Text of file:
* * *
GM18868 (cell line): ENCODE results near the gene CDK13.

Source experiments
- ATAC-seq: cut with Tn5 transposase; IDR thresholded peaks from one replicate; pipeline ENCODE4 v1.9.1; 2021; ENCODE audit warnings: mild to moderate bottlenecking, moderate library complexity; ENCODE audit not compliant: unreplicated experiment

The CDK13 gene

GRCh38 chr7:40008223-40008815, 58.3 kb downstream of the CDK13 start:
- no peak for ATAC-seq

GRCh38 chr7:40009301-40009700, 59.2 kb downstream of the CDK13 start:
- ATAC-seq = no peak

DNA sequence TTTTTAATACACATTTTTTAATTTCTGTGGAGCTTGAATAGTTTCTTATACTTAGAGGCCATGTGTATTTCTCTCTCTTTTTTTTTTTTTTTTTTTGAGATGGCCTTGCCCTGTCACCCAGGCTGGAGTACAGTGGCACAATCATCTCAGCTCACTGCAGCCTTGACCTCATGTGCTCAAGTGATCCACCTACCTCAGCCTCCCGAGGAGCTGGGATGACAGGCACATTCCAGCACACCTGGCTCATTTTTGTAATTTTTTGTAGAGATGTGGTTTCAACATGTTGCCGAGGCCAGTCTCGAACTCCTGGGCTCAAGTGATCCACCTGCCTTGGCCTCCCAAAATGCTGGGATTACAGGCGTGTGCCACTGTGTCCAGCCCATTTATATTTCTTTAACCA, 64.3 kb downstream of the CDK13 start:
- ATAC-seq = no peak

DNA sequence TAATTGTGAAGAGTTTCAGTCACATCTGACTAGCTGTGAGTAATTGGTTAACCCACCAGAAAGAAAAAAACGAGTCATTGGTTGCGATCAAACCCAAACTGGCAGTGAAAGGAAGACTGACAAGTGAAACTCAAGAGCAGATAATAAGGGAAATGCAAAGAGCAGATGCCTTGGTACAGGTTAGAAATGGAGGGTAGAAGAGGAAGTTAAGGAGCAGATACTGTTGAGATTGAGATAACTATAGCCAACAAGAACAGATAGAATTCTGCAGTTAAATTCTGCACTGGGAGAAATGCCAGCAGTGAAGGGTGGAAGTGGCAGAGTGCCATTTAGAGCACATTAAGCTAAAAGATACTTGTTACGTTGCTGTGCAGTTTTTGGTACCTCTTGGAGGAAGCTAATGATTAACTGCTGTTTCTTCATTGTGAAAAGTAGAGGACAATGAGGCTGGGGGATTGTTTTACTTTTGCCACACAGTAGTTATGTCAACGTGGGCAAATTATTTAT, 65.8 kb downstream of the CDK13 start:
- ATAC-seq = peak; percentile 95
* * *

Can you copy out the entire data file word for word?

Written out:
GM18868 (cell line): ENCODE results near the gene CDK13.

Source experiments
- ATAC-seq: cut with Tn5 transposase; IDR thresholded peaks from one replicate; pipeline ENCODE4 v1.9.1; 2021; ENCODE audit warnings: mild to moderate bottlenecking, moderate library complexity; ENCODE audit not compliant: unreplicated experiment

The CDK13 gene

GRCh38 chr7:40008223-40008815, 58.3 kb downstream of the CDK13 start:
- no peak for ATAC-seq

GRCh38 chr7:40009301-40009700, 59.2 kb downstream of the CDK13 start:
- ATAC-seq = no peak

DNA sequence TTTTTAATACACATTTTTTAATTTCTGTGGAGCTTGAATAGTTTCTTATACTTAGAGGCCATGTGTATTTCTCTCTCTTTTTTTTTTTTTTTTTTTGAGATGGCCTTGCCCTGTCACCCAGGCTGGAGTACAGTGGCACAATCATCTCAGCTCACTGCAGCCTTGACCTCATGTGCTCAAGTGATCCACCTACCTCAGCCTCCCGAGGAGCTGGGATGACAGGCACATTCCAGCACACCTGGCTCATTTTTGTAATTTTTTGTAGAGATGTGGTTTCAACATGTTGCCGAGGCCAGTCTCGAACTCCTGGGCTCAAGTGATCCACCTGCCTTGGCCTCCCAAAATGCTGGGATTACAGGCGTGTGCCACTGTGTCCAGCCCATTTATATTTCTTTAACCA, 64.3 kb downstream of the CDK13 start:
- ATAC-seq = no peak

DNA sequence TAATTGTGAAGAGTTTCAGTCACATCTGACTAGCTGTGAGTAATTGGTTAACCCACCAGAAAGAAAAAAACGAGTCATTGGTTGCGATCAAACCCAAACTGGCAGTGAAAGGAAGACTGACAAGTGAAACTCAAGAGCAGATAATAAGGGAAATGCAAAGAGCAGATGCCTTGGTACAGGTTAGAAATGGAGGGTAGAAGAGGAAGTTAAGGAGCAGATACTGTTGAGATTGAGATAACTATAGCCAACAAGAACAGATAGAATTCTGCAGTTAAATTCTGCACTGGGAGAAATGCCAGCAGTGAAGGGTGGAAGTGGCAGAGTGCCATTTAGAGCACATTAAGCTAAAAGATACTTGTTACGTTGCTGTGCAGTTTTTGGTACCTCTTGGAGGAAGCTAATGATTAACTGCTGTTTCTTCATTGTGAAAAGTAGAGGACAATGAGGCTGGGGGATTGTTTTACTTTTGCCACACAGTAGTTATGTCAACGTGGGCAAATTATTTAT, 65.8 kb downstream of the CDK13 start:
- ATAC-seq = peak; percentile 95